Sparrow


This Lark Sparrow was photographed at Samuel Myers Park in Racine, Wisconsin.

This Lark Sparrow was photographed at Samuel Myers Park in Racine, Wisconsin.

Select this link to see photos or a slideshow of the Lark Sparrow

One of the larger Sparrows, the Lark Sparrow has a bold chestnut-white-black striped head pattern, striped crown, dark tail, pink legs, and a mostly clear breast except for a central spot. It has a range from south Canada to northern Mexico. It has a habitat of open country with bushes, trees, and pastures, farms, and roadsides. Its diet is mostly seeds and insects.

Select this link to see where the Lake Sparrow photo was taken

 

This American Tree Sparrow was photographed at the Lake Express High Speed Ferry in Milwaukee, Wisconsin.

This American Tree Sparrow was photographed at the Lake Express High Speed Ferry in Milwaukee, Wisconsin.

Select this link to see photos or a slideshow of the American Tree Sparrow

The American Tree Sparrow is brown above with two white wing bars, and yellow below with a dark spot on the breast. It has a red brown cap, and a bill with the top darker and yellow below. Despite its name, it is not particularly associated with trees. It has a range of Alaska and Northern Canada, and resides the farthest North of any of its relatives. It has a habitat of arctic scrub, willow thickets, brushy roadsides, weedy edges, marshes, and feeders. It feeds mostly on seeds and insects. It often comes to feeders with Dark-Eyed Juncos.

This Swamp Sparrow was photographed at the Wehr Nature Center in Milwaukee, Wisconsin

This Swamp Sparrow was photographed at the Wehr Nature Center in Milwaukee, Wisconsin

Select this link to see photos or a slideshow of the Swamp Sparrow

The Swamp Sparrow is a dark rusty sparrow with a dull gray breast, an outlined white throat, and a rusty-reddish cap. It has a range east of the Rockies from Canada to the Gulf Coast. It has a habitat in marshes with tussocks, bushes, or cattails, and sedgy swamps. The diet is mostly insects and seeds. It is usually a solitary sulker in dense cover.

This darker Field Sparrow was photographed at Lake Park in Milwaukee, Wisconsin.

This darker Field Sparrow was photographed at Lake Park in Milwaukee, Wisconsin.

This lighter Fed Sparrow was photographed in Marshfield, Missouri.

This lighter Field Sparrow was photographed in Marshfield, Missouri.

This is a gray Field Sparrow photographed in Bender Park in Oak Creek, Wisconsin.

This is a gray Field Sparrow photographed in Bender Park in Oak Creek, Wisconsin.

This juvenile Field Sparrow was photographed at Whitnall park in Milwaukee County.

This juvenile Field Sparrow was photographed at Whitnall park in Milwaukee County.

Select this link to see photos or a slideshow of the Field Sparrow

The Field Sparrow has a rusty cap with rufous striped upper parts, clear breast, a white-eye ring, a long slender tail, and less notable facial striping with a stout pink bill. Depending on the time of the year it may have darker or lighter coloring. A juvenile Field sparrow has a finely streaked breast. There is also a gray adult Field Sparrow that is worn and faded. They range from southeastern Canada and the eastern half of the United States. They have a habitat of brushy pastures, brush, and scrub. They have a diet of seeds and insects. It forages on the ground or in low vegetation.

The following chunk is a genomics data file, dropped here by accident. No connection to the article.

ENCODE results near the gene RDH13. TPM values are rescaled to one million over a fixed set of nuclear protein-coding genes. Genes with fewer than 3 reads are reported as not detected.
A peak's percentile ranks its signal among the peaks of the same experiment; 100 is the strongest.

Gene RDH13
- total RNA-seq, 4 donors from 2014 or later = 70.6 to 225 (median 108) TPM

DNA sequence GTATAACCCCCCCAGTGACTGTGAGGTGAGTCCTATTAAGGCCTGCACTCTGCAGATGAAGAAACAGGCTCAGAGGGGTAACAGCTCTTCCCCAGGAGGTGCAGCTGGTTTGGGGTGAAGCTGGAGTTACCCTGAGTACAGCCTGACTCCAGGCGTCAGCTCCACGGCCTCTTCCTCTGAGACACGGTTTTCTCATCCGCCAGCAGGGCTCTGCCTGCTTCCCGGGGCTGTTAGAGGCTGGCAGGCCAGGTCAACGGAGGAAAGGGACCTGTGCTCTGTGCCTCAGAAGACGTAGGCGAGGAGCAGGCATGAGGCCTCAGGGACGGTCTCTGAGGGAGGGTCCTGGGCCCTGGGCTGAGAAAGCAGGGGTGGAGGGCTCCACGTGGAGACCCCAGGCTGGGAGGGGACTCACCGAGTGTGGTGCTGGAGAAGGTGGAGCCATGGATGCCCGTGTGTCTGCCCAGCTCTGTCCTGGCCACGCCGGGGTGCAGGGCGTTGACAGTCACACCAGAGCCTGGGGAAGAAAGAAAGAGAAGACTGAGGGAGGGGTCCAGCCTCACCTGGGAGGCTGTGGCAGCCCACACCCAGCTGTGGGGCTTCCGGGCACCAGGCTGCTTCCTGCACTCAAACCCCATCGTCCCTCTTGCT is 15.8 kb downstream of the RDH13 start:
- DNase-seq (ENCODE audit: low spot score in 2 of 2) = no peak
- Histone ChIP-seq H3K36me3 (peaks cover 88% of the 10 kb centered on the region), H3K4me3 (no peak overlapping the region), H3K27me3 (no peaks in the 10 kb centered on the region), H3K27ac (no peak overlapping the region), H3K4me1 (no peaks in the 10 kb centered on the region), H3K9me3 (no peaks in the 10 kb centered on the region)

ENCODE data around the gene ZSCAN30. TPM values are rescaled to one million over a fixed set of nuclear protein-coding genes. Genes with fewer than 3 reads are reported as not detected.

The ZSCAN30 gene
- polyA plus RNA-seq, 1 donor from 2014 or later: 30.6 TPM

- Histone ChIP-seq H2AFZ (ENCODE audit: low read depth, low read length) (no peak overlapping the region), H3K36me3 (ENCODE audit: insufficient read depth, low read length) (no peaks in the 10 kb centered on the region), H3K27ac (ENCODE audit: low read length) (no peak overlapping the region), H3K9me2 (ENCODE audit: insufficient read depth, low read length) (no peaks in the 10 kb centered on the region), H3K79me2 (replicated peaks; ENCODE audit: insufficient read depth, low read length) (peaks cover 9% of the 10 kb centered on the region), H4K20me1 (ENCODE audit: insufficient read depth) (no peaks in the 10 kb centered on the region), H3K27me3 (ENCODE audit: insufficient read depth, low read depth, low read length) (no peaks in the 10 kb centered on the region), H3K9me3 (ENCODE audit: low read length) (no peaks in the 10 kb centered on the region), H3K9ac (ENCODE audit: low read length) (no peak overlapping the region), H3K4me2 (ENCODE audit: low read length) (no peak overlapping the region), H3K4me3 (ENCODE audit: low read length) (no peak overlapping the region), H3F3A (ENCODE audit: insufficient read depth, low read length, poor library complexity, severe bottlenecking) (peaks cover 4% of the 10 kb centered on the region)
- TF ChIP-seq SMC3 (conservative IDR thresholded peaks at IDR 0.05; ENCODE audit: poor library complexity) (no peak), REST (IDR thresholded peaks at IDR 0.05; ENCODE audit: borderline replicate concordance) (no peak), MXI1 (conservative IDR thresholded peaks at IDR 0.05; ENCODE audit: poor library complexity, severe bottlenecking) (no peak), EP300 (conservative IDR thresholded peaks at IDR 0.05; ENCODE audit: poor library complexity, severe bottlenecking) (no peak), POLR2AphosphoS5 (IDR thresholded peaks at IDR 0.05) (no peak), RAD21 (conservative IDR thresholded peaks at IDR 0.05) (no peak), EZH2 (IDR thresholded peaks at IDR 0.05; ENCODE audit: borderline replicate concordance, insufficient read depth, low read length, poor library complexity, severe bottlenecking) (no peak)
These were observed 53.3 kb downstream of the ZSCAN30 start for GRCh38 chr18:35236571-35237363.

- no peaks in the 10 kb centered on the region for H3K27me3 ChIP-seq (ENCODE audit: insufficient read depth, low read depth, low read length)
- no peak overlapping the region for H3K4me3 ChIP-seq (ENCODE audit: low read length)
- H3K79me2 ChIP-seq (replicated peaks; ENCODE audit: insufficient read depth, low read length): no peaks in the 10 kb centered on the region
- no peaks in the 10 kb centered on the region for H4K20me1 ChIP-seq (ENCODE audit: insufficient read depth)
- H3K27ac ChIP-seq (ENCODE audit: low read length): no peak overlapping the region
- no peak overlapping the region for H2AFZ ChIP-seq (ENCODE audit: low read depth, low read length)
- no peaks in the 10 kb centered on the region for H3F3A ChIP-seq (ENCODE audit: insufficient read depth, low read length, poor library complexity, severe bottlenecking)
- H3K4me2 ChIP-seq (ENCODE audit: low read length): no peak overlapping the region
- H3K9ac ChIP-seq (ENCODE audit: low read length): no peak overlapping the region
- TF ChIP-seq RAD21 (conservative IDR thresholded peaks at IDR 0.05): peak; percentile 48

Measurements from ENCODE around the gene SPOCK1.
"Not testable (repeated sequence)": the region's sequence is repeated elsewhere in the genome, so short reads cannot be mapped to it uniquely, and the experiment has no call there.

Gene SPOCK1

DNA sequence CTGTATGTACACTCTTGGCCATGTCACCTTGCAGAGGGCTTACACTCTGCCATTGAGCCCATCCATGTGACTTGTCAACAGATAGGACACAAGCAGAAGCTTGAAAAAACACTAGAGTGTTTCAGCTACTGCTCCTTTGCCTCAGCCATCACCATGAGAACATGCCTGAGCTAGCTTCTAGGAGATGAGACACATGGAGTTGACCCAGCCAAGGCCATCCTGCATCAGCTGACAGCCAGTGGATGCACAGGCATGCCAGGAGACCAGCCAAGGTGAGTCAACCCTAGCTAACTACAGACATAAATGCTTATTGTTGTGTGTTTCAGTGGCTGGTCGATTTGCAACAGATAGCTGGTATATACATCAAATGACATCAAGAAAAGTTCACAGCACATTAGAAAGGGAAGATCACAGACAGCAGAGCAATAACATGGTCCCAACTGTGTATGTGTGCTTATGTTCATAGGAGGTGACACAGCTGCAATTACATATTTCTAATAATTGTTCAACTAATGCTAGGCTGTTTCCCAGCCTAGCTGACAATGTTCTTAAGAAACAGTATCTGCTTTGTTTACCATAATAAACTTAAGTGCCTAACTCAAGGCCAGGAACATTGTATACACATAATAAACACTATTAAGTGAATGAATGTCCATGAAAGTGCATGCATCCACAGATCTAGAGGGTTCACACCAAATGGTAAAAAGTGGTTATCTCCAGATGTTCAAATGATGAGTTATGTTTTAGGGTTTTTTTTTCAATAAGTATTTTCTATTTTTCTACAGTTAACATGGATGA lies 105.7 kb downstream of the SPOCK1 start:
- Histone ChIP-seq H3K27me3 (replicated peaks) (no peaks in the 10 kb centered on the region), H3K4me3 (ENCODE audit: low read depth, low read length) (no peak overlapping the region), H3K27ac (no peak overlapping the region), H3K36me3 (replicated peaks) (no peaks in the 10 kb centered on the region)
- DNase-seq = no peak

This Chipping Sparrow was photographed at a small sub-division in Pittsboro, North Carolina

This Chipping Sparrow was photographed at a small sub-division in Pittsboro, North Carolina

 

Select this link to see photos or a slideshow of the Chipping Sparrow

The Chipping Sparrow is a small gray-breasted sparrow with a bright rufous cap, a black line through the eye, and a white line over it. A gray rump usually can distinguish it, if it can be seen. The sexes are similar. It has a range over Canada, and the United States to Nicaragua. It habitats open woods, conifers, orchards, farms, and towns. The diet is mostly insects and seeds.

The Song Sparrow was photographed at the Wehr Nature Center in Milwaukee, Wisconsin

Select this link to see photos or a slideshow of the Song Sparrow

The Song Sparrow is noted by heavy breast streaks that form to a large central spot. It is known for it’s song from trees or bushes of 3 to 4 bright repetitious notes. They can vary widely in color and size. Their range is from Alaska, Canada to Central Mexico. The diet is mostly insects and seeds. Seen very widespread in North America.

The White Crowned “Ghostly” Sparrow can be seen in Canada and the States, but rarely in Florida or the SE coast. Photo shot in the fall in Marshfield, Missouri.

This White-Crowned Sparrow was photographed during spring migration at the Wehr Nature Center, Milwaukee, Wisconsin.

Photo was shot in the fall on the shoreline north of Bradford Beach in Milwaukee, Wisconsin. Note the gray crown coloring on this White-Crowned Sparrow.

Select this link to see photos or a slideshow of the White Crowned Sparrow

Identification of this sparrow is a clear grayish breast, a striped black and white crown, and a pink bill. They are stunning to see, as the sparrow is so bright looking compared to other sparrows. It hops about and seems to always hide itself behind brush, or limbs and leaves. When I photographed the sparrow photo above I thought something was wrong, as the colors appeared faded out or ghostly. It took some time to figure out it was the bright white color glaring in the sunlight.

The White-Crowned Sparrow can be seen across Canada and the States, but is rarely seen in Florida or the east coast. It likes a habitat of brush, edges, tangles, and roadsides. I have seen them in brush and dense tangles, where they are constantly appearing to hide. In this case there were thorns making it difficult to reach them for viewing and photographing.

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